February 7, 2022 - Week 1
Education Portfolio, Anne Nesse
HB 4124-1 LWVOR supports this new way of looking at educational assessments in Oregon. The Bill was presented by Rep. Nathanson and Rep. Weber starting at about 4PM in the House Education Committee, see video.
Reading some of the other testimony gives you the best picture of the issues. Many pointed to anxiety and feelings of low self-worth created within children and youth by the public school system administering too many tests. We know from research, as stated in the meeting, that the best testing yields actual information to the instructional process for teachers and students, and helps to create the joy of lifelong learning. Several educators testified that Oregon is a culturally diverse state and we know that this study of best practices for assessment (from pre-K through grade 12) is now 20 years overdue. It will be interesting to review this committee’s work as it proceeds to its first reports by September 2023, and final reports due by May, 2024, a longer process than might be hoped for.
SB 1583 Sen. Frederick presented this similar bill in Senate Education, outlining an ODE procedure to decrease state testing to a minimum by requesting a waiver of some federal requirements, particularly changing testing to a sampling of students rather than a comparison of students, as an emergency bill. He mentioned many other more valid ways to assess students to offer more information to teachers and students, while retaining excellence in education.
The Early Childhood Committee met to discuss Committee Bills in informational hearings. The takeaway was that child care is in a crisis of short supply in Oregon, all over the state, primarily due to median wages of even some well-educated caregivers being below minimum wage, and well below the level for child care workers to support themselves. These facts create particular difficulties for struggling families who cannot afford to pay a higher wage to childcare providers. This also contributes to some workforce shortages for lack of childcare.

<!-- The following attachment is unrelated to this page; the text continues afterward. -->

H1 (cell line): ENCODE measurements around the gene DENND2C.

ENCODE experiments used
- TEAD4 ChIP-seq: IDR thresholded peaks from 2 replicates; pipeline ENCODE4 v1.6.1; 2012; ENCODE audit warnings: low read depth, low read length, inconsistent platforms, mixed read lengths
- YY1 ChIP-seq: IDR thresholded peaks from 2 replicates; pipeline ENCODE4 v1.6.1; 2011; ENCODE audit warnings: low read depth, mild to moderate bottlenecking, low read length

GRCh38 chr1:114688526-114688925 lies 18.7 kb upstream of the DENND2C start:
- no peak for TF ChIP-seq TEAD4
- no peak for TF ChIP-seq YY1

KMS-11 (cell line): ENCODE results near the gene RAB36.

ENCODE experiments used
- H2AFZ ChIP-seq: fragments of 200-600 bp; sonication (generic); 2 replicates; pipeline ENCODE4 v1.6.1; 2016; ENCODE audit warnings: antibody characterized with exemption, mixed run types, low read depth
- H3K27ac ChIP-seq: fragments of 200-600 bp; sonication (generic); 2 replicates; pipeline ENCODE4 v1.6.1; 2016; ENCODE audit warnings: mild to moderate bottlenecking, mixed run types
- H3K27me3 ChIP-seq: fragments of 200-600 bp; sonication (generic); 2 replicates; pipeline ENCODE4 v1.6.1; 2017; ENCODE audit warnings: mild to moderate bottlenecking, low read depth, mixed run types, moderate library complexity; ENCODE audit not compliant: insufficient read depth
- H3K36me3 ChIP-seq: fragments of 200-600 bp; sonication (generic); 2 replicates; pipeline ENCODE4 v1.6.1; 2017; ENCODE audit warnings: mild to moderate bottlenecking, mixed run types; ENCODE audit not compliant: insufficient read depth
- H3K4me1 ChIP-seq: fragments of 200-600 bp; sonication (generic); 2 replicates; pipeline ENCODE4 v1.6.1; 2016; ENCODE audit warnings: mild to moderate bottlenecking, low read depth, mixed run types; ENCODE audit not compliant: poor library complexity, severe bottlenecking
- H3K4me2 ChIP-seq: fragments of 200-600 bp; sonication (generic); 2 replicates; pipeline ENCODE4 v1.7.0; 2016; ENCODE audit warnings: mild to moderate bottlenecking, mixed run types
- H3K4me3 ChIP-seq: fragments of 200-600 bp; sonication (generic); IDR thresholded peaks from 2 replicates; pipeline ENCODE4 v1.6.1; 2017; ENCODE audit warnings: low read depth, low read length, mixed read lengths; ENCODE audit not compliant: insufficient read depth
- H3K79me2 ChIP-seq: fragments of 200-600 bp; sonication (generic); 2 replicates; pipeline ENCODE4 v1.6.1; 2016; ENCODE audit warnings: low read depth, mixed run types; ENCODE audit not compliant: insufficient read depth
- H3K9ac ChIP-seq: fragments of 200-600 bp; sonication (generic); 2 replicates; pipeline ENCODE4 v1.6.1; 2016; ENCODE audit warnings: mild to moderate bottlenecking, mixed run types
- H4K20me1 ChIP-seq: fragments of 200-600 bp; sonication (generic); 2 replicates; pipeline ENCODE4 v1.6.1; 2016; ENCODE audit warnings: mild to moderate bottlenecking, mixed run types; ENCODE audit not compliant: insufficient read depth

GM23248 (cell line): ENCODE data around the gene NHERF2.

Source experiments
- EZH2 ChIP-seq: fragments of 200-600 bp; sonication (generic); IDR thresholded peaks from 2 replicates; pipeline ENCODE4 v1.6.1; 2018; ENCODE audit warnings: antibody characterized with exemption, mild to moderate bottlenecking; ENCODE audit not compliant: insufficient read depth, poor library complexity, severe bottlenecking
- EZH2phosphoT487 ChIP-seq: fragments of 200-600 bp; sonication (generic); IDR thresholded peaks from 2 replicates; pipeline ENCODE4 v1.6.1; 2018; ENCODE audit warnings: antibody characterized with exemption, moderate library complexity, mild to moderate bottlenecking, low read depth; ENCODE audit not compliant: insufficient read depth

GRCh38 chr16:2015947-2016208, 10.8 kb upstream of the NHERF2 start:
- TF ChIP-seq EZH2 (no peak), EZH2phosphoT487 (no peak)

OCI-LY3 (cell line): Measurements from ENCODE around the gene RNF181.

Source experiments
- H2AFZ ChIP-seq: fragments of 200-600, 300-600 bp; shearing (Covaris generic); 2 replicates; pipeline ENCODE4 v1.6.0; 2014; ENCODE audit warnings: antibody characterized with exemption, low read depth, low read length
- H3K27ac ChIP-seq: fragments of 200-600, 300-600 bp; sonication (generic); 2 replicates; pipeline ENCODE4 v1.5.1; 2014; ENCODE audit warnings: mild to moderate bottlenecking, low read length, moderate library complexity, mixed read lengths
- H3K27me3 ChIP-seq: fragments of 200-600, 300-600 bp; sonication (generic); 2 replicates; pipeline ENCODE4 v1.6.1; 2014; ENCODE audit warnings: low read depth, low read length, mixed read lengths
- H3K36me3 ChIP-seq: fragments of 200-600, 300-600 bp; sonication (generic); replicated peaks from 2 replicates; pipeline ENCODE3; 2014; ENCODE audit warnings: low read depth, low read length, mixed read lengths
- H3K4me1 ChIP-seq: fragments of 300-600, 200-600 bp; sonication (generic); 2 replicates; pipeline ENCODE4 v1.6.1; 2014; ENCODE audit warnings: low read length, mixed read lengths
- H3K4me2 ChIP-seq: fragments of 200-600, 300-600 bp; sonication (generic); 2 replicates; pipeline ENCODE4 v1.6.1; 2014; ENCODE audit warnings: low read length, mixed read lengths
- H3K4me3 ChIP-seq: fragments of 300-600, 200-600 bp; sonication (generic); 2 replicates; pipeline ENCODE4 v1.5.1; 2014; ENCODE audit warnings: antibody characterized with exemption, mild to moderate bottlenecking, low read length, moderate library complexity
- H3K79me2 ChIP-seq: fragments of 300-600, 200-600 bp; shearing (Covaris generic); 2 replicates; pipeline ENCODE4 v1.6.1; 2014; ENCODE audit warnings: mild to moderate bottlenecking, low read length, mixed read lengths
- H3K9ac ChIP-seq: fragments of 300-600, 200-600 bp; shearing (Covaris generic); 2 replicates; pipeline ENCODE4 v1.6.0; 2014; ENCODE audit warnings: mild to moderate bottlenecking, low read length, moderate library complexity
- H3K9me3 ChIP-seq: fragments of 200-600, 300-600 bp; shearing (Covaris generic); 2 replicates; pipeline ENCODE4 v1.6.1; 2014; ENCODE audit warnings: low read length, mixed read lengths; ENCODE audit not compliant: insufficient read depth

HB 4005 extends the transition to the Department of Early Learning and Care (DELC) from the Early Learning Division. The fiscal impact is not yet listed, some from federal funds and some from the general fund. Eventually this bill will ask for $30M for startup grants, and $22M in wage enhancements. Relief Nurseries are asking for $2.8M.
SB 1521 in Senate Education on Thursday, authorizes district school boards to terminate superintendents without cause only if certain conditions are met. Prohibits the district school board from taking specified actions against the superintendent when the superintendent is acting in compliance with state or federal law. See LWVOR testimony in support.
This new law will not prevent school boards from terminating superintendents without cause if the contract between parties was mutually agreed upon to allow that. But this legislation is the start of clarifying contracts with school employees, to increase more secure employment in all our school districts, as stated by Sen. Dembrow. We have a large number of school employment vacancies in Oregon and all over the U.S., from bus drivers, to special education aides, and substitute teachers,from before the Pandemic, and increasingly thereafter. Some vacancies are due to low wages, but secure and adaptable contracts are also known to show respect for our school employees.
Feel free to email me if you have any questions, or want to help lobby on some of these interesting educational issues: firstname.lastname@example.org.